you need an algorithm, some criterion that makes you choose the primary predicate. Then evaluate the algorithm to see how much it's far from 100%, then look at the instances and see whether you can fix the bug and once you reach >90% to select the primary predicate, you can stop tweaking the algorithm – alvas Sep 30 '13 at 15:12

You seem to be mixing up the notions of topic and grammatical subject to some extent. "officials" is a perfectly good grmmatical subject of "said". As you sort of explain, you should think about finding subjects of clauses ("S" subtrees in the tree) rather than subjects of sentences. "the strongest rain..." is the grammatical subject of S_2 in your example.

If all you want is the first grammatical subject in any clause in the sentence, find all subjects in all S subtrees using whatever algorithm you've chosen (the NP in an S->NP VP subtree, etc.) and then pick the one that's furthest to the left in the whole tree. (This obviously won't necessarily find a phrase that's a good topic, though.)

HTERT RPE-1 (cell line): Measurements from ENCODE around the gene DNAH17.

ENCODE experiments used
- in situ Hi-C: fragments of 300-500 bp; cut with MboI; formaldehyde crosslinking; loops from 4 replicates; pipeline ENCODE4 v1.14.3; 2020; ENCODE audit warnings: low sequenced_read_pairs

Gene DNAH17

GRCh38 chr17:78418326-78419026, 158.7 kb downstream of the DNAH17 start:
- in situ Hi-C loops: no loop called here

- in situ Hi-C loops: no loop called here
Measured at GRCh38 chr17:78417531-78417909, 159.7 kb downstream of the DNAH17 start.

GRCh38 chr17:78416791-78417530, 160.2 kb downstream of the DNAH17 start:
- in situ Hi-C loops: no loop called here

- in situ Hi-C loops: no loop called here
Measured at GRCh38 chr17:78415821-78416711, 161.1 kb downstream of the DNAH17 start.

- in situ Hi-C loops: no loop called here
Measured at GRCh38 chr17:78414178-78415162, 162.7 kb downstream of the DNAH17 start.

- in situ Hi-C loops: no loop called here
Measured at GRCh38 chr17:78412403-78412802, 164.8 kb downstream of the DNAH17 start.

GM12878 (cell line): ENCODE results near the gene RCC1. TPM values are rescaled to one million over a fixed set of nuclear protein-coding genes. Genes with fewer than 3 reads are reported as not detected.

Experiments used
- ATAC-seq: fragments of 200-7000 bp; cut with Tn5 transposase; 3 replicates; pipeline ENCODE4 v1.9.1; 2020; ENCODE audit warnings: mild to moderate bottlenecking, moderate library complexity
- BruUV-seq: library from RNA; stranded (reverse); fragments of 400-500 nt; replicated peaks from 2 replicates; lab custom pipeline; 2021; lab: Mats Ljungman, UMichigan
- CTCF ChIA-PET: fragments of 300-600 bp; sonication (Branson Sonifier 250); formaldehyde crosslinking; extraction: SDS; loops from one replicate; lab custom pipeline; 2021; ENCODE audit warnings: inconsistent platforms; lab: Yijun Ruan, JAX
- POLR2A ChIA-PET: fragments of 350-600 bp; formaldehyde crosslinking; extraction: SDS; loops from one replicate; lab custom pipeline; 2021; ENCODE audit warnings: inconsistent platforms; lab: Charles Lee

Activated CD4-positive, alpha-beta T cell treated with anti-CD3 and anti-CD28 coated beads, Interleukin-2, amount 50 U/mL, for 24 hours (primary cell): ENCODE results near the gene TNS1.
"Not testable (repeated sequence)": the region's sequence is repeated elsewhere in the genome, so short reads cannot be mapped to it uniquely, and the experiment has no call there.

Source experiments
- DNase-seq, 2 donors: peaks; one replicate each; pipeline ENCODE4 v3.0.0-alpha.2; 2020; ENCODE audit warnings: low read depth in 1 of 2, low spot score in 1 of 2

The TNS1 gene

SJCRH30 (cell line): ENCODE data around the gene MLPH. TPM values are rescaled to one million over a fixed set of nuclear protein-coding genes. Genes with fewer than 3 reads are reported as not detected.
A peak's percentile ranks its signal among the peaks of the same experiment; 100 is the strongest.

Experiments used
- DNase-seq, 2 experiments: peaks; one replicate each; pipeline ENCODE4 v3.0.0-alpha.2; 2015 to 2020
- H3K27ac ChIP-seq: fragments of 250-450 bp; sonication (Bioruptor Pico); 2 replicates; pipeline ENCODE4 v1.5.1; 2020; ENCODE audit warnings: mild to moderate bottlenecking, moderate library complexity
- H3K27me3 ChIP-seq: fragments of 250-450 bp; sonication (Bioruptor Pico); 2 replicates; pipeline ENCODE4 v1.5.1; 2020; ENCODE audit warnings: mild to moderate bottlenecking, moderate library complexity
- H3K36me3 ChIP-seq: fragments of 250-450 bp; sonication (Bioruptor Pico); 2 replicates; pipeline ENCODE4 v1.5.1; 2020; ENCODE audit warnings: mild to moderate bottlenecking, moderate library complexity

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I do realize that there are multiple grammatical subjects and objects in this sentence (as I said), but I'm trying to determine the best way to select one of each (which, yes, loses some information). Do you have any justification for picking the leftmost subtree as opposed to the topmost (i.e., the least "nested")? Or is it so dependent on the specific sentence that you are just suggesting this arbitrarily? – dwo Sep 30 '13 at 14:39
    
It wasn't arbitrary, it was because you said you wanted to find the first one: "This doesn't capture the intuition of the first clause containing the subject." None of your proposed algorithms found the subject of the left-most finite verb in the sentence, which was the one you claimed to be looking for. For reliably finding some kind of topic it's obviously not sufficient. – aab Sep 30 '13 at 18:03